Angelfall (Penryn & the End of Days, #1)World After
5. Angelfall books one and two by Susan Ee
I read book one in a single day on a school night. This almost never happens because it usually takes around 50 pages or so for a book to truly engage me. Also, if it happened all the time I would never get any sleep and would have terrible grades.
My favorite of the two was AngelfallWorld After was still very good, but I liked the first book much more.  My only major complaint about this series is the cannibalism as I feel it is unnecessary, and a distraction from the overall plot.
Steelheart (Reckoners, #1)
4. Steelheart by Brandon Sanderson
This is the first Brandon Sanderson book I’ve read, and even though superheros aren’t something I typically enjoy, I loved the world-building in this book. I already own the box set of the first three Mistborn books. If I weren’t so intimidated by their length I would have started them long ago. I want to read the Mistborn books when I have a lot of time set aside to read uninterrupted which is unlikely to happen until next summer. The sequel comes out in a few days on January sixth, and I can’t wait to read it.
EverlostEverwildEverfound (Skinjacker, #3)
3. The Skinjacker Trilogy by Neal Shusterman
Neal Shusterman is one of my favorite authors. I love the way his world-building is so thought out, and how his books make me think, but at the same time how I never feel as if he is trying to manipulate the reader into thinking a certain way. The first book in the Unwind Dystology will always be my favorite, but this series and Bruiser are really good too. I can’t wait to read more of his books.
This series falls somewhere between middle grade and young adult whereas I feel Unwind is most definitely young adult rather than being able to fit into either category.
CinderScarletCress (The Lunar Chronicles, #3)
2. The Lunar Chronicles by Marissa Meyer
My favorite book out of the three is Cress, but I enjoyed all three of the books that have been released so far. Most series seem to have an amazing first book, but then the rest of the series ends up being either just okay or downright terrible. Not so with this series.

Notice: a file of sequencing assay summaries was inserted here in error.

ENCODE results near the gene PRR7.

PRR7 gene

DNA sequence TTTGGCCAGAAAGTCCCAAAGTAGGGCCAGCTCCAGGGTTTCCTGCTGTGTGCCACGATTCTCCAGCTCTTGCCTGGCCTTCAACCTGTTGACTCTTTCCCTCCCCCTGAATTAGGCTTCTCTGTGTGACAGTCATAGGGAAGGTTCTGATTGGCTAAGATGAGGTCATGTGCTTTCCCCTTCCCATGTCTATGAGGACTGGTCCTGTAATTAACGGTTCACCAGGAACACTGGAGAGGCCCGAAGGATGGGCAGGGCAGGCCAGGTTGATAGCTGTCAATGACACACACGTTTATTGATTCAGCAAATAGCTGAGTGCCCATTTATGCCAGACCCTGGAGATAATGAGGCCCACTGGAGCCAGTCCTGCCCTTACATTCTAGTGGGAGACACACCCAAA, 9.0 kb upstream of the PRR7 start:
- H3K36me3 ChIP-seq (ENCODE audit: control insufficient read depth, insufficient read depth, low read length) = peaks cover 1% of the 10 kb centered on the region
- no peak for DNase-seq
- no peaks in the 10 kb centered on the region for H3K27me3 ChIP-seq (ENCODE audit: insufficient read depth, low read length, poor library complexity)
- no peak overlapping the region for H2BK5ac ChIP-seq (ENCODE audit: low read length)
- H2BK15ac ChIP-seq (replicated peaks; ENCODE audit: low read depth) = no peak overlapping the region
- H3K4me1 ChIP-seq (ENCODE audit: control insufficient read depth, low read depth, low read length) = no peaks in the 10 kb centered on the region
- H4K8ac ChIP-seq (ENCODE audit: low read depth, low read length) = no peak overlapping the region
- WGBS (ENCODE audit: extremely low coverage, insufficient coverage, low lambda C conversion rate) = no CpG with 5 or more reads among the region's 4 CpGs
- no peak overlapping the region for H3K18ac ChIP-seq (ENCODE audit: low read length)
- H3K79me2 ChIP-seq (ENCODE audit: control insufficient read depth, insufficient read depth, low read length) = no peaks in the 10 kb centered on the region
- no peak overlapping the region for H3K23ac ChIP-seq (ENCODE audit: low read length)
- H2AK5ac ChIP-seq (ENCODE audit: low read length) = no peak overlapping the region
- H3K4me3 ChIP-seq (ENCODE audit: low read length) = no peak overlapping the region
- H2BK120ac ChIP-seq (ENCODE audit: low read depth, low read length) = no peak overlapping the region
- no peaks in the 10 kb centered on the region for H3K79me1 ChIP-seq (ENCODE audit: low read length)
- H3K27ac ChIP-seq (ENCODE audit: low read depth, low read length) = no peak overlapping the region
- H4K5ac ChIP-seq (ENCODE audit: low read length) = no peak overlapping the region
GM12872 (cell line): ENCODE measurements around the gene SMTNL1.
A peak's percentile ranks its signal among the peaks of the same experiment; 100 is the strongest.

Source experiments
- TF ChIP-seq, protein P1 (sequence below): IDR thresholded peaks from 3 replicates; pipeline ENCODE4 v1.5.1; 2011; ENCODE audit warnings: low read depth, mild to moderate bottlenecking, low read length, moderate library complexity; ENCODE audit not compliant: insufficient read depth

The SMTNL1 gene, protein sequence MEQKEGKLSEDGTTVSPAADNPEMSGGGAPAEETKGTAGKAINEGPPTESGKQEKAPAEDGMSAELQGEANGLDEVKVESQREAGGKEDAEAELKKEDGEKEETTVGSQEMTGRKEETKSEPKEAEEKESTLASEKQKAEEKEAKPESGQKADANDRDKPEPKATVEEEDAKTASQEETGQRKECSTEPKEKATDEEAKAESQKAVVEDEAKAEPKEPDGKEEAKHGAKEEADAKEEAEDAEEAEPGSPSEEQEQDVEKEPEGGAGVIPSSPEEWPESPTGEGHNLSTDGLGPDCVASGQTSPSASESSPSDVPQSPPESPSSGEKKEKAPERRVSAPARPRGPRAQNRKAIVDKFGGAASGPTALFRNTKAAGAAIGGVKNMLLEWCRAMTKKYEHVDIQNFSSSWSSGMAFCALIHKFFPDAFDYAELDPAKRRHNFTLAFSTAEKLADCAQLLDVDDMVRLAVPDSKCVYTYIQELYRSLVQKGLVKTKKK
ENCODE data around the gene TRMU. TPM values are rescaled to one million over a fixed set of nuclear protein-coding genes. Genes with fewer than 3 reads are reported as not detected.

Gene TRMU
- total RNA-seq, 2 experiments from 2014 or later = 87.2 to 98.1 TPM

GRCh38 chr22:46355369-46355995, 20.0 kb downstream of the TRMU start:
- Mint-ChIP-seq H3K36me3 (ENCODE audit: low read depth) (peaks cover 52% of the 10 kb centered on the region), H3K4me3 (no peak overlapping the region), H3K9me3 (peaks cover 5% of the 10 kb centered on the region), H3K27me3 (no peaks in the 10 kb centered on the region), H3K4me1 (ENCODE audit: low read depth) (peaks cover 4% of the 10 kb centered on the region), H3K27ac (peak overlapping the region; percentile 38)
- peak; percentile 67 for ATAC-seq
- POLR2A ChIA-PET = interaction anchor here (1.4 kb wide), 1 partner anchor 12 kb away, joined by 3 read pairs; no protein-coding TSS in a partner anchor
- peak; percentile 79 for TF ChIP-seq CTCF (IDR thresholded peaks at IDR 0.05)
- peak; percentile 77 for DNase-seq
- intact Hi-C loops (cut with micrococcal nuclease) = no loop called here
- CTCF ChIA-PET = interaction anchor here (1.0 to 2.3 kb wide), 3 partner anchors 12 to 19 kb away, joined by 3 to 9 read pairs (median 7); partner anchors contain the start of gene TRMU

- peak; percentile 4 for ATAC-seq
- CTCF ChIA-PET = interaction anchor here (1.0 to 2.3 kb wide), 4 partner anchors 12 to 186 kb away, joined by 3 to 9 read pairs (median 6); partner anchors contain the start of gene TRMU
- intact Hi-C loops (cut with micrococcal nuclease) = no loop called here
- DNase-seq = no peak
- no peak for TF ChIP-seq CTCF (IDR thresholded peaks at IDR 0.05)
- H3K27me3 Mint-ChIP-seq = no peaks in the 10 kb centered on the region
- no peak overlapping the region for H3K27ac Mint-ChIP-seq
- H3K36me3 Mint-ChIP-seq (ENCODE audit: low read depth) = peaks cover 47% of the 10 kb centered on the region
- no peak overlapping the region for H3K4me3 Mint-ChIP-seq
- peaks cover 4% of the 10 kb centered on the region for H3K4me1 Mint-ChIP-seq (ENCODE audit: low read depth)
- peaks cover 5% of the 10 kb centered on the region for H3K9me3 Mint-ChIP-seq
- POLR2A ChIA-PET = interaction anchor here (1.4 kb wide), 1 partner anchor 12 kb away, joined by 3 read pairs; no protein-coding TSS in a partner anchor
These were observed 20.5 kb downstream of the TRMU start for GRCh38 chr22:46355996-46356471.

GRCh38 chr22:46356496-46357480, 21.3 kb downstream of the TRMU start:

I love the way this series incorporates familiar fairy-tales, but is still it’s own original story. The interaction between characters is great, and I love the way each book introduces a new story arc while still incorporating the old ones. I theorize this is how the series succeeded while others have failed to keep my interest after the first book: by having each new novel focus on a new character but still having old characters narrate. The symbolism from the fairy-tales is another one of my favorite aspects of this series.
I have some problems with the believability of the world building in this series, but am willing to overlook this because everything else about it is amazing.
Undivided (Unwind, #4)
1. Undivided (Unwind Dystology book 4) by Neal Shusterman
This is the best conclusion to a series I have read in a long time. It’s also one of the only books to have actually made me cry. Books often make me teary-eyed, but this is one of the only ones that has made me sob. I wasn’t prepared to like this book as much as I did since book three was my least favorite book in the series, but it’s a tie between this book and the first as to which I love more.
I’ve been reading this series since my freshmen year of high school, and it’s hard to believe it is finally over. At the same time, I can’t wait to read more of Neal Shusterman’s books. His ability to shuffle between many characters and still give each a unique voice and personality is amazing, the world building in all of his books I’ve read has been well thought out, and I said this already, but I love the way his books make me think.